April 21, 2024

Whole Community News

From Kalapuya lands in the Willamette watershed

Middle housing nightmare

4 min read
A total of six "cottages" are being built on the lot next door. The construction impacts are worse than one might imagine because there is far more work involved in building six houses instead of just one. They’ve been building for a year now and probably have another year to go. There is heavy equipment noise most days—plumes of dust, mud everywhere, and plenty of code violations.

by Eben Fodor

It seems like a good time to share my experiences with a middle housing project being built next door to me.

Right now two related things are going on: the city council is readopting its middle housing code due to a court-ordered remand; and the campaign season is underway for city council and mayor, including two candidates who staunchly advocated for this code.

I have been a leading critic of middle housing both because of its failure to produce affordable housing, and because it allows real estate investors to make a fortune by exploiting and destroying affordable neighborhoods.

I testified against HB 2001, the state middle housing legislation championed by Tina Kotek back in 2019, and also testified against the Eugene Planning Department’s radical move to go far beyond state requirements, championed by Councilor Matt Keating and 2024 mayoral candidate Kaarin Knudson.

So it was with great irony that I became one of the first victims of Eugene’s new middle housing code.

A developer bought the little old house next door and submitted plans to raze it and build a “cottage cluster,” one of many middle housing variants now allowed in all single-family neighborhoods in Eugene. The “cottage cluster” concept might sound appealing if it were like the Amazon Cottages development with small, single-story homes oriented around an attractive courtyard.

However, the city’s botched implementation means that developers can create large, crowded, ugly, two-story structures that heavily impact all the surrounding neighbors and have no internal appeal.

A total of six houses are being built on the lot next door. Three of them will be five feet from my property line and three next to my neighbor on the other side. These “cottages” will be larger than the average existing houses on my street. They are all two-story buildings with second-floor view windows oriented towards exploiting views in neighbors’ yards, instead of directed toward their own internal views.

The construction impacts are worse than one might imagine because there is far more work involved in building six houses instead of just one. They’ve been building for a year now and probably have another year to go. This is heavy-duty construction that is commercial in nature and seems inappropriate for Eugene’s quiet residential neighborhoods. There is heavy equipment noise most days—plumes of dust, mud everywhere, and plenty of code violations.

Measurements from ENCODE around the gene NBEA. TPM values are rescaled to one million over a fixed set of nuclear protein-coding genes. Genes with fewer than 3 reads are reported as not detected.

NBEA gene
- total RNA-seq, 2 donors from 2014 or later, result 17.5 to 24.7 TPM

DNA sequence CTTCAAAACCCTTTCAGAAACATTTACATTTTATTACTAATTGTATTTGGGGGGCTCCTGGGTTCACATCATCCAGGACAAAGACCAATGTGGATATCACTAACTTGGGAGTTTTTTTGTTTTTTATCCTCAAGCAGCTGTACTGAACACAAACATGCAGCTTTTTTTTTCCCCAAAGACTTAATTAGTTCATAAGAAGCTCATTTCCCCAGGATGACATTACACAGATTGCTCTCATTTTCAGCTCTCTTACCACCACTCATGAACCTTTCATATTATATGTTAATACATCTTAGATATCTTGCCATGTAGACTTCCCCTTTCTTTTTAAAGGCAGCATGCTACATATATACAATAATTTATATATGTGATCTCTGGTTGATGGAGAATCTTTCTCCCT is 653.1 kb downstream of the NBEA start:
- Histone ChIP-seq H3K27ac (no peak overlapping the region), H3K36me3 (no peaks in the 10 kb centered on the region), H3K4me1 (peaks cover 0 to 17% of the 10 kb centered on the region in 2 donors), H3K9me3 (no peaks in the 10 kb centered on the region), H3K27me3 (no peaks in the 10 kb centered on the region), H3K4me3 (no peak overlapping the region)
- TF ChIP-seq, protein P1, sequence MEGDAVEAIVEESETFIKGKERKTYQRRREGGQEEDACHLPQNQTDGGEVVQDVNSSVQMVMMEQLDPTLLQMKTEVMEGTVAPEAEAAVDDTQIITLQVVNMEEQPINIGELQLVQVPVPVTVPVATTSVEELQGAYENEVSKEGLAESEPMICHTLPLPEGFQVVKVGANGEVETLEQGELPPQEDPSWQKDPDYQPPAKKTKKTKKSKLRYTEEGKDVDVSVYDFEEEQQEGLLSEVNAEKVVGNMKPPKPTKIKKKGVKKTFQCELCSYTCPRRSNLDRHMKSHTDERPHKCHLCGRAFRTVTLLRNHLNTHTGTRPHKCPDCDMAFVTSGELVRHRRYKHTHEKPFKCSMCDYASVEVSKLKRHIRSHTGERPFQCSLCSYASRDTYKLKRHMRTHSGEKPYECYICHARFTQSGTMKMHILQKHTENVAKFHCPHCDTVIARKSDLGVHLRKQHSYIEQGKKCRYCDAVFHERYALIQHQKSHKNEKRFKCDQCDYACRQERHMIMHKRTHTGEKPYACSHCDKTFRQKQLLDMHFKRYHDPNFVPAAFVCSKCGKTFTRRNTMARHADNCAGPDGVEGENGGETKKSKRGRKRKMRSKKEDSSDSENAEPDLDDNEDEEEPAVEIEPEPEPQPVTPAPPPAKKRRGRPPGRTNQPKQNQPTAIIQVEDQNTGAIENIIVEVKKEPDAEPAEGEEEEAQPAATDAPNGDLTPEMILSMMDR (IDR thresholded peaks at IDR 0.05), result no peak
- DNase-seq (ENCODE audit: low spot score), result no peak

The resulting development is actually worse than I had anticipated, even though I understood middle housing pretty well as a professional planner. There are already 11 second-story windows that stare at my beloved patio – and there are still two more houses to be built.

The total loss of privacy in my backyard garden is probably the most costly to me. And it was completely unnecessary. A simple rotation of the floor plans could have placed all these invasive windows away from neighbors with no added cost to the developer.

The thing is, it’s not as bad as it could have been. That’s because the Eugene Planning Department bent over backwards to make sure developers could exploit our neighborhoods with hardly any restrictions. With the city’s code, cottage cluster houses could average 1,800 square feet each and be as large as 2,000 square feet.

Other types of middle housing have no size limits at all. Quadplexes and triplexes can be separate units instead of a single structure, so that means a “quadplex” could be four separate luxury homes of 4,000 square feet each.

While it’s easy to blame city planners for the local version of this fiasco, the question now is: Where do we go from here? Well, if we can elect a decent city council this year, there are two things that would make a big difference.

First, all the middle housing options need to be scaled back to the minimum required by state law and not the radical city planners’ version. Giveaways beyond the minimum state requirements should generate truly affordable housing units.

Second, there need to be some basic design standards so that these middle housing units are truly compatible with single-family homes and are not the nightmare that is destroying my neighborhood.

Come by 396 E. 32nd Ave. and see the kind of thing that can be built right next to your lovely home. Ask yourself if the loss of your privacy, loss of on-street parking, extra noise and light pollution, oppressive ugliness, and two years of construction impacts are worthwhile sacrifices to create more expensive, market-rate housing in Eugene.


Upper right: View of development from author’s formerly private backyard garden area. $10,000 in new fencing and landscaping was paid for by author with no developer contribution. Lower right: View from author’s patio shows the invasion of privacy from two of the six houses being built. Left: Even with five-foot setbacks, two-story development like this still feels overbearing. Rooflines could have sloped away from the property line, relieving this impact on neighbors at no cost to the developer.

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